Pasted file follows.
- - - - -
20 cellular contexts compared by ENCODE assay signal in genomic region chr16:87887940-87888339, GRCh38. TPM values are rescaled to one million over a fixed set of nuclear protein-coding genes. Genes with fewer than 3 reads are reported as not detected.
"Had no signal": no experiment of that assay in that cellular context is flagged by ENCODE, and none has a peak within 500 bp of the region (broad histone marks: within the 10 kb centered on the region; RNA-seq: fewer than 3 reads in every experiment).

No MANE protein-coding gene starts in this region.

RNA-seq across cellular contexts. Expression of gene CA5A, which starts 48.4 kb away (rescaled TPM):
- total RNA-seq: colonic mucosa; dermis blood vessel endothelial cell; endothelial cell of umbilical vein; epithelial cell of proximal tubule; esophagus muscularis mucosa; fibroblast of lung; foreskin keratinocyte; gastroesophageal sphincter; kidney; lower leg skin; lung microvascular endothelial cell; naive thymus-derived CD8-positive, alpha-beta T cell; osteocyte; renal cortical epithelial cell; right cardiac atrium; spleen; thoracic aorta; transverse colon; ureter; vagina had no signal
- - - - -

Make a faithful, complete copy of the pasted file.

20 cellular contexts compared by ENCODE assay signal in genomic region chr16:87887940-87888339, GRCh38. TPM values are rescaled to one million over a fixed set of nuclear protein-coding genes. Genes with fewer than 3 reads are reported as not detected.
"Had no signal": no experiment of that assay in that cellular context is flagged by ENCODE, and none has a peak within 500 bp of the region (broad histone marks: within the 10 kb centered on the region; RNA-seq: fewer than 3 reads in every experiment).

No MANE protein-coding gene starts in this region.

RNA-seq across cellular contexts. Expression of gene CA5A, which starts 48.4 kb away (rescaled TPM):
- total RNA-seq: colonic mucosa; dermis blood vessel endothelial cell; endothelial cell of umbilical vein; epithelial cell of proximal tubule; esophagus muscularis mucosa; fibroblast of lung; foreskin keratinocyte; gastroesophageal sphincter; kidney; lower leg skin; lung microvascular endothelial cell; naive thymus-derived CD8-positive, alpha-beta T cell; osteocyte; renal cortical epithelial cell; right cardiac atrium; spleen; thoracic aorta; transverse colon; ureter; vagina had no signal